India’s War on Gold
Indian Gold Imports Plunge In March
Indian Government Policies That Discourage Gold Imports and Physical Gold Ownership Factor in the Decline
Yesterday we reported on the staggering increase in Indian silver imports. Indian gold imports in contrast are falling considerably. It’s not because Indians have suddenly lost interest in gold and have switched their precious metals preference to silver. A series of government actions have curbed Indian gold demand in 2016.
India And Gold
India has historically been the world’s largest consumer of gold. In recent years, China has surpassed India in some years as the largest gold consumer, only to be supplanted the next year by India. The Chinese government itself adds gold to its reserves monthly and encourages its citizens to buy gold. China is also the world’s largest gold mining country so it has a readily available supply of about 450 tons of gold a year to add to its hoard.
In contrast, the Indian government does not add gold to its reserves, discourages gold imports, taxes gold sales and has no domestic gold mining supply and relies almost entirely on imports and existing gold within its borders to satisfy demand.
According to the World Gold Council, India holds the tenth most gold of any nation.
India’s foreign reserves have grown to an all-time high of nearly $360 billion as of April 2016. India’s gold holdings were 5.5% of its total foreign exchange reserves in April 2016, down from 9.2% in September 2011. The percentage decrease is due in part because India has added any gold to its reserves in recent years, even though her total reserves have grown.
Indian Gold Imports
Indian gold imports have been significant in recent years. They would be higher but for the Indian government’s anti-gold policy. Indeed, as a result of the Indian government actions outlined below, Indian gold imports fell 16% in March 2016. In contrast Chinese gold imports increased 49% in March.
Despite increased demand, Indian gold imports have been hampered by government actions. India has placed record import duties on gold in order to slow the amount of gold coming into the country. The government’s rationale for trying to stop gold imports is that it creates an international trade imbalance with imports exceeding exports due to the swelling gold imports.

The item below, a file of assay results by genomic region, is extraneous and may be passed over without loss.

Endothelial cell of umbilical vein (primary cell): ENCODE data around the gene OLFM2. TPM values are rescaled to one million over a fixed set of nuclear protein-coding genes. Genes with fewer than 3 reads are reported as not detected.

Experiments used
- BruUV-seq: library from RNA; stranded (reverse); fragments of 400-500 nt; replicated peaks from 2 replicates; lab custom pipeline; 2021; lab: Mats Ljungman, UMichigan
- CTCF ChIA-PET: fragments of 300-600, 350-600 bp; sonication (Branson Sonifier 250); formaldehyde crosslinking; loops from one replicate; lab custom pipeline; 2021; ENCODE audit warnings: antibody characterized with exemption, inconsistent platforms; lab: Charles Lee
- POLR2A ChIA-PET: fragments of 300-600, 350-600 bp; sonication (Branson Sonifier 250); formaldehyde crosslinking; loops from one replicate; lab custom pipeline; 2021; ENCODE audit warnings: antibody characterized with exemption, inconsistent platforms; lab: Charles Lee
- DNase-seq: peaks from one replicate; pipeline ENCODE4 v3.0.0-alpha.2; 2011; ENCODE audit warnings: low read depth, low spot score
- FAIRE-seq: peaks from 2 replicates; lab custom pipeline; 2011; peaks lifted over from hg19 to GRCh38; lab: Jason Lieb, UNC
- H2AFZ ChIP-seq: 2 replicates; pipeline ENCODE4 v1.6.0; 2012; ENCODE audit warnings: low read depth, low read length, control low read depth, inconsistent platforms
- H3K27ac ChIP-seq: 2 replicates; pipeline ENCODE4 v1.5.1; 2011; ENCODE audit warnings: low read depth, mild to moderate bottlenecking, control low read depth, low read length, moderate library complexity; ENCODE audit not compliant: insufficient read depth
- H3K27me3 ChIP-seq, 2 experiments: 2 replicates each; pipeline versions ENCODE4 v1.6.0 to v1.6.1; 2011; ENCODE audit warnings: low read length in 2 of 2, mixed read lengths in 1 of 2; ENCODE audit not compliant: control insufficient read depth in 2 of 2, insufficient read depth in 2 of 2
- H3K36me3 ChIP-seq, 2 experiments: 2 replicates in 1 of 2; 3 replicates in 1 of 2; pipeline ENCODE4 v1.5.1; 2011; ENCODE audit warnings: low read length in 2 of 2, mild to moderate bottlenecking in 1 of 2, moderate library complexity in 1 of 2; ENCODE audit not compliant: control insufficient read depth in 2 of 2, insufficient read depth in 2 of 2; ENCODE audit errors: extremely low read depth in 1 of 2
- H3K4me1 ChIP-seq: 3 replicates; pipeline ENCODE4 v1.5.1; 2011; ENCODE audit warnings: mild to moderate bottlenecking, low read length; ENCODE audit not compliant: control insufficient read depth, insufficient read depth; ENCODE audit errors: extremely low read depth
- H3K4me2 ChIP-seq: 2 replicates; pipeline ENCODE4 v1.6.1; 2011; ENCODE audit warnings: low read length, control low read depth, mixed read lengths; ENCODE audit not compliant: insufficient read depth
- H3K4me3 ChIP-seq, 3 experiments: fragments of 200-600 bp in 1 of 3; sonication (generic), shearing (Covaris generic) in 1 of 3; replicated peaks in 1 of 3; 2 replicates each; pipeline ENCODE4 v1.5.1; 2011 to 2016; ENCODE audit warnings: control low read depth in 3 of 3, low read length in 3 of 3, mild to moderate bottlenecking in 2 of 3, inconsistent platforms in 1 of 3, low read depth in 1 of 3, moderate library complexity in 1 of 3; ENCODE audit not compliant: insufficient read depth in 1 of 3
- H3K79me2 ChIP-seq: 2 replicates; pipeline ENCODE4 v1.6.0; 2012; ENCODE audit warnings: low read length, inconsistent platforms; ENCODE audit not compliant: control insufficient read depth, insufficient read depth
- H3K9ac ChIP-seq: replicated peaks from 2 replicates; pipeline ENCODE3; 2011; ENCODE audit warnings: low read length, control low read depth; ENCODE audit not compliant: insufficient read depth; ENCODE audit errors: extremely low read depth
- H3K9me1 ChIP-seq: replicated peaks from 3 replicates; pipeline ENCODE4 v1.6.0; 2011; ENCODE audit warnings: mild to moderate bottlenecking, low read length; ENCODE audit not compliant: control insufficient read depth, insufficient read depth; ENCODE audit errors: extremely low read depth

Indian gold demand must be met by importing gold because it can not be met by domestic gold mining supply as India is devoid of any significant operating gold mines. While there is significant gold already inside India, most of that gold is held by millions of Indians who have no intention of selling it. Therefore, in order to correct the trade imbalance, the Indian government believes it has to curb gold imports. India does have some gold deposits but recent efforts to get India’s gold mines operational have been unsuccessful due to bureaucratic red tape.
Gold Monetization Scheme
The government hopes not only to stop gold from coming into India, but to get Indians to turn their gold in to the government in exchange for interest bearing bonds. In late 2015, the Indian government launched a gold monetization scheme in an effort to get some of the estimated 18,000 tons of gold held by Indian citizens. India’s gold monetization scheme has yielded little gold from Indian citizens. Failing to extract any significant amounts of gold from its citizens, the government turned its attention to negotiating with Indian temples that hold substantial hoards of gold. At least two temples in India have agreed to take bonds in exchange for their gold but on the condition that they eventually be repaid in gold, not Indian rupees.
Earlier this year the Indian government imposed a sales tax on gold on top of the record import duty that immediately prompted jewelers across the country to go on strike. The jewelry strike had a knock on effect of decreasing gold imports further as jewelry stores that were closed had decreased need for gold to replace their inventory. As of mid-April, half of India’s jewelry stores are still closed.
Additional Duty on Indians Returning From Abroad
In April 2016, the Indian government imposed an additional 15% duty on gold and silver for Indians returning home after one year abroad.
Indians have a long history of gold ownership. It seems unlikely that current government actions will have any immediate impact on the desire of Indians to acquire and hold gold. The most likely outcome is an increase in gold smuggling into India.
This article by BGASC is not, and should not be regarded as, investment advice or as a recommendation regarding any particular course of action.